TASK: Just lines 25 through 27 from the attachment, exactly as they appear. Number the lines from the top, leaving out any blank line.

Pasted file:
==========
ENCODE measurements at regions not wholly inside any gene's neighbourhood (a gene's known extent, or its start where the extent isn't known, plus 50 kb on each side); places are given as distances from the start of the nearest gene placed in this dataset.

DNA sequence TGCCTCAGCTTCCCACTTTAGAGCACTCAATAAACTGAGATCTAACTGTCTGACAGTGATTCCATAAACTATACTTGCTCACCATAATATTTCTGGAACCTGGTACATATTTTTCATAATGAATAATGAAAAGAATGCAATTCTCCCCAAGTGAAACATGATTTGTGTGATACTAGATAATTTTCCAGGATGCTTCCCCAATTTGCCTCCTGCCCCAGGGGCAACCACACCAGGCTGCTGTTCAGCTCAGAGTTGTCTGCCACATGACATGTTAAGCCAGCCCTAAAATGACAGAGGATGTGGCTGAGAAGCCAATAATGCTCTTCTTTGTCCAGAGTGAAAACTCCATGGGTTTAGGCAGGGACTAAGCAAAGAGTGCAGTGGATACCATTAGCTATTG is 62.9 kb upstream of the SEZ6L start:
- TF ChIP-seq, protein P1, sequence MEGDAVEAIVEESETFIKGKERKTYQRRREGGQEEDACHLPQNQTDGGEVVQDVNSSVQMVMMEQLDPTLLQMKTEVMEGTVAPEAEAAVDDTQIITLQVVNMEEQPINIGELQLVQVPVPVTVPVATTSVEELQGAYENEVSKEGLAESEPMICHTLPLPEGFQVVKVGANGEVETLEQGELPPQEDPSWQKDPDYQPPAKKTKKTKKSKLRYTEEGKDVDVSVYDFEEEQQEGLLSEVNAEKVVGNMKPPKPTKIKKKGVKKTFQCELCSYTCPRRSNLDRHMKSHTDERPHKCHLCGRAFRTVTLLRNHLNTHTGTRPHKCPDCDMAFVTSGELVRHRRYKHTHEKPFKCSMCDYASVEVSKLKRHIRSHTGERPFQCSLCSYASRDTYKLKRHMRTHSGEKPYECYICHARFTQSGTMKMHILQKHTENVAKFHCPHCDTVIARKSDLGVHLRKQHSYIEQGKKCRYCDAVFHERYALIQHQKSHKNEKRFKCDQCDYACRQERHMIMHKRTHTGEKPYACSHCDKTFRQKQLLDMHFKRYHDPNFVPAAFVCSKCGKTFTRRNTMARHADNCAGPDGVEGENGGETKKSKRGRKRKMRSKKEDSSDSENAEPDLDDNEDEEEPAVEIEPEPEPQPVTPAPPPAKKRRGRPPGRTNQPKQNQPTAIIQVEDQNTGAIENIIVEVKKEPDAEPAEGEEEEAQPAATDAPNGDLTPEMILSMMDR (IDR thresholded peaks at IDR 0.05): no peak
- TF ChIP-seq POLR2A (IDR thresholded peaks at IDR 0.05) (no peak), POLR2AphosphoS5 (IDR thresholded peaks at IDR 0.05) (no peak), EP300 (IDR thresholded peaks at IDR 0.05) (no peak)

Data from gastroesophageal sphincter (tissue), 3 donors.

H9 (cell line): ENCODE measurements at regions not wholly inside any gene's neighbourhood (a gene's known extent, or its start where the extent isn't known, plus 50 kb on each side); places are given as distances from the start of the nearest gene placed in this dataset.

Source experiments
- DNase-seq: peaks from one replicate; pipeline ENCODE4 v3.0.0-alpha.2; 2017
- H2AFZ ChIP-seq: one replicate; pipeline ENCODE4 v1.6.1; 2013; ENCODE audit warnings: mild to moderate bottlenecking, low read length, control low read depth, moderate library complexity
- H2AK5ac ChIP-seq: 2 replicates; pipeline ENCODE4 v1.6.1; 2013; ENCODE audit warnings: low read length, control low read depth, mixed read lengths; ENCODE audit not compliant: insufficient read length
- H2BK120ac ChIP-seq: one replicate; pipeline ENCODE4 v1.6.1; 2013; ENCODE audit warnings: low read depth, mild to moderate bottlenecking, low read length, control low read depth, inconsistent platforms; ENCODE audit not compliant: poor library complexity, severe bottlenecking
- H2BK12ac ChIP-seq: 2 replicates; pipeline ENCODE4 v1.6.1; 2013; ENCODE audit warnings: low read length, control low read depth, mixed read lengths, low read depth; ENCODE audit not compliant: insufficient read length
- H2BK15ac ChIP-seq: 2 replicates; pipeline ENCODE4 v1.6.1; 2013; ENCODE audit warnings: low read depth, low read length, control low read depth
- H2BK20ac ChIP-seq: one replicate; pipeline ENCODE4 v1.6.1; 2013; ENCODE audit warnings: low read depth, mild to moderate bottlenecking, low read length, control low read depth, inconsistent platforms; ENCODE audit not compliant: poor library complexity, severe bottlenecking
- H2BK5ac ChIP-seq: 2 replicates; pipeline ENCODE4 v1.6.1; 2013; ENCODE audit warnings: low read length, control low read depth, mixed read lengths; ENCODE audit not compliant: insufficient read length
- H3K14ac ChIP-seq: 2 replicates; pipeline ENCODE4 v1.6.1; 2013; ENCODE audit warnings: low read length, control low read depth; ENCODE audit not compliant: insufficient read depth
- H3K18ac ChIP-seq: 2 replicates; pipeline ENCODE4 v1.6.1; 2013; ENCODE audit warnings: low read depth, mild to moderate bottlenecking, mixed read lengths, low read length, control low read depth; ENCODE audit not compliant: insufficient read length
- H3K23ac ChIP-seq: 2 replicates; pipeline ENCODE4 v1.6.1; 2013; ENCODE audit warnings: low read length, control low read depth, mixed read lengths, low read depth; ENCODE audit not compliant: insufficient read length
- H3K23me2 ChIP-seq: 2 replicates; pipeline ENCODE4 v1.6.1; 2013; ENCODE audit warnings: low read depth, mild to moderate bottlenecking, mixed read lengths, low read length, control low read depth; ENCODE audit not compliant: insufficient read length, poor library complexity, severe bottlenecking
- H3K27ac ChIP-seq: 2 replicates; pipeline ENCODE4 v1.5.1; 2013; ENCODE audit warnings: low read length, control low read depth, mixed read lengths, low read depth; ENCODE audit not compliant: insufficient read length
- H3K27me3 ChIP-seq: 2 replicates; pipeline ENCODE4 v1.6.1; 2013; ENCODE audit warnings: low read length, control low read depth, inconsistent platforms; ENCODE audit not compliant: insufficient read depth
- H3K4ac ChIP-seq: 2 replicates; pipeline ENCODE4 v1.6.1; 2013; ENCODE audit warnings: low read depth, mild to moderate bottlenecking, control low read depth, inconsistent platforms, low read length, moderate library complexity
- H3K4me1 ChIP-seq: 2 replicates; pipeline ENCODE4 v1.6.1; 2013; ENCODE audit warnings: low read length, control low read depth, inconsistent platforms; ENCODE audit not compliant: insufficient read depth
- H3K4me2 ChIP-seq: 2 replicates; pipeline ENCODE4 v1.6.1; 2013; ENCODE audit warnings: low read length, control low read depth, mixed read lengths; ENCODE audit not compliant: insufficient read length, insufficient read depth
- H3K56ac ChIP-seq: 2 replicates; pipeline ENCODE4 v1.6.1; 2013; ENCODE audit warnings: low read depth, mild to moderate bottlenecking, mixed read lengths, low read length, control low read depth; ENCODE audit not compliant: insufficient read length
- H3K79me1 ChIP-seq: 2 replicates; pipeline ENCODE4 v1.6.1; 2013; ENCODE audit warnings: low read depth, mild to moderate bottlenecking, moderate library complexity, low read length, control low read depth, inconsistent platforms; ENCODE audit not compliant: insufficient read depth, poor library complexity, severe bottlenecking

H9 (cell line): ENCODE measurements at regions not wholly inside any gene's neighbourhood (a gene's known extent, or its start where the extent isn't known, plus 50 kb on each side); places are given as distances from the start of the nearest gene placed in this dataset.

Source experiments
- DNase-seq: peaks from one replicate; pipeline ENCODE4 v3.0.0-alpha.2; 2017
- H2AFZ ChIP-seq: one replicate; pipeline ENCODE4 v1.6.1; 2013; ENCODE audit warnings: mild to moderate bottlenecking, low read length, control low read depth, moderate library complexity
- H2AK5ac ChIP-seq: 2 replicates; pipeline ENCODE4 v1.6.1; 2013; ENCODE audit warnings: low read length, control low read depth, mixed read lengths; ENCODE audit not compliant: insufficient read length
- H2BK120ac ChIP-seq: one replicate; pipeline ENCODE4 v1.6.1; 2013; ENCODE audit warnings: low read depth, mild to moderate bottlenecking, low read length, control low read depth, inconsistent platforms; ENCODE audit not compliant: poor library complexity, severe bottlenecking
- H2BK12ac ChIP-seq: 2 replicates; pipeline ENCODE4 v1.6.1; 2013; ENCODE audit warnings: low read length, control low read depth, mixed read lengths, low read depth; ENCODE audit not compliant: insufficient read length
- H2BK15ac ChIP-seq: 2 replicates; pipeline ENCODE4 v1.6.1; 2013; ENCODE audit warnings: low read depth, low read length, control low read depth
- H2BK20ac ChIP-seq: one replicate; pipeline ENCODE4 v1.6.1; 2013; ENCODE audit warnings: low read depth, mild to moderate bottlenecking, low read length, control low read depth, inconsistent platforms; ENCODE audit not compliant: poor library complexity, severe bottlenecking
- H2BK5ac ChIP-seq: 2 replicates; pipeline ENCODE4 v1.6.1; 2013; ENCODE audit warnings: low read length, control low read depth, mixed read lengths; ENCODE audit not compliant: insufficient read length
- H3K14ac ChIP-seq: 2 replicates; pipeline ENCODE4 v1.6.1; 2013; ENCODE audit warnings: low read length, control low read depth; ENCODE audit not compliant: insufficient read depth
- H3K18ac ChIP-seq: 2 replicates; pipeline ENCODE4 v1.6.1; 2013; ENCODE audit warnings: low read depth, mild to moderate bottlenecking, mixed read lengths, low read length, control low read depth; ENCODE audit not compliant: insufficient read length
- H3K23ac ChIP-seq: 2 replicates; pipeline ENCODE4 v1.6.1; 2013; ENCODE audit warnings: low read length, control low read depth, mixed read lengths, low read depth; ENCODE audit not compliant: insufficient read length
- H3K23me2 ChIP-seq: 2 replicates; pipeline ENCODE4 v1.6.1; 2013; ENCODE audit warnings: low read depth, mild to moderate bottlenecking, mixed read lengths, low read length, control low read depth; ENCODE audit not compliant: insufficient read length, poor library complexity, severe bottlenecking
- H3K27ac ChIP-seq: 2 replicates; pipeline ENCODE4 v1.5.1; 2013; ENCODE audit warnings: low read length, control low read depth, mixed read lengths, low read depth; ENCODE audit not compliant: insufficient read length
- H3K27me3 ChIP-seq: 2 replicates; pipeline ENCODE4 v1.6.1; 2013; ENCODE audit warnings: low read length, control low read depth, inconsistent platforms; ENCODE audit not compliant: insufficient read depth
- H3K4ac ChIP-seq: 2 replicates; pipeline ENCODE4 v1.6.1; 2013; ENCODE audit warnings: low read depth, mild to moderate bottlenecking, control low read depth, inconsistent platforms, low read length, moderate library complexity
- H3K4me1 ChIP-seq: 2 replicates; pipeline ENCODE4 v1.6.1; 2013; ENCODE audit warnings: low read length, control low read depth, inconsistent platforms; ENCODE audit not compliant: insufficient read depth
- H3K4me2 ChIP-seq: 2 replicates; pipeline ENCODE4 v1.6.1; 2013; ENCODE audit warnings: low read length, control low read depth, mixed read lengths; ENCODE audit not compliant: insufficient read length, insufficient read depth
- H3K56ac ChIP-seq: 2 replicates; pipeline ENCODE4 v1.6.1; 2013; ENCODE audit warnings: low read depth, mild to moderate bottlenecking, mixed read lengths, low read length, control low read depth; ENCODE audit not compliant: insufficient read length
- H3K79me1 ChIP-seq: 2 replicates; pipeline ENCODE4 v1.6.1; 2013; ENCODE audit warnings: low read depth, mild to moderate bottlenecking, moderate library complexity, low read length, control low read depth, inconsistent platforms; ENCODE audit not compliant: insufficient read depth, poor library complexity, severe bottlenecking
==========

- H3K56ac ChIP-seq: 2 replicates; pipeline ENCODE4 v1.6.1; 2013; ENCODE audit warnings: low read depth, mild to moderate bottlenecking, mixed read lengths, low read length, control low read depth; ENCODE audit not compliant: insufficient read length
- H3K79me1 ChIP-seq: 2 replicates; pipeline ENCODE4 v1.6.1; 2013; ENCODE audit warnings: low read depth, mild to moderate bottlenecking, moderate library complexity, low read length, control low read depth, inconsistent platforms; ENCODE audit not compliant: insufficient read depth, poor library complexity, severe bottlenecking

H9 (cell line): ENCODE measurements at regions not wholly inside any gene's neighbourhood (a gene's known extent, or its start where the extent isn't known, plus 50 kb on each side); places are given as distances from the start of the nearest gene placed in this dataset.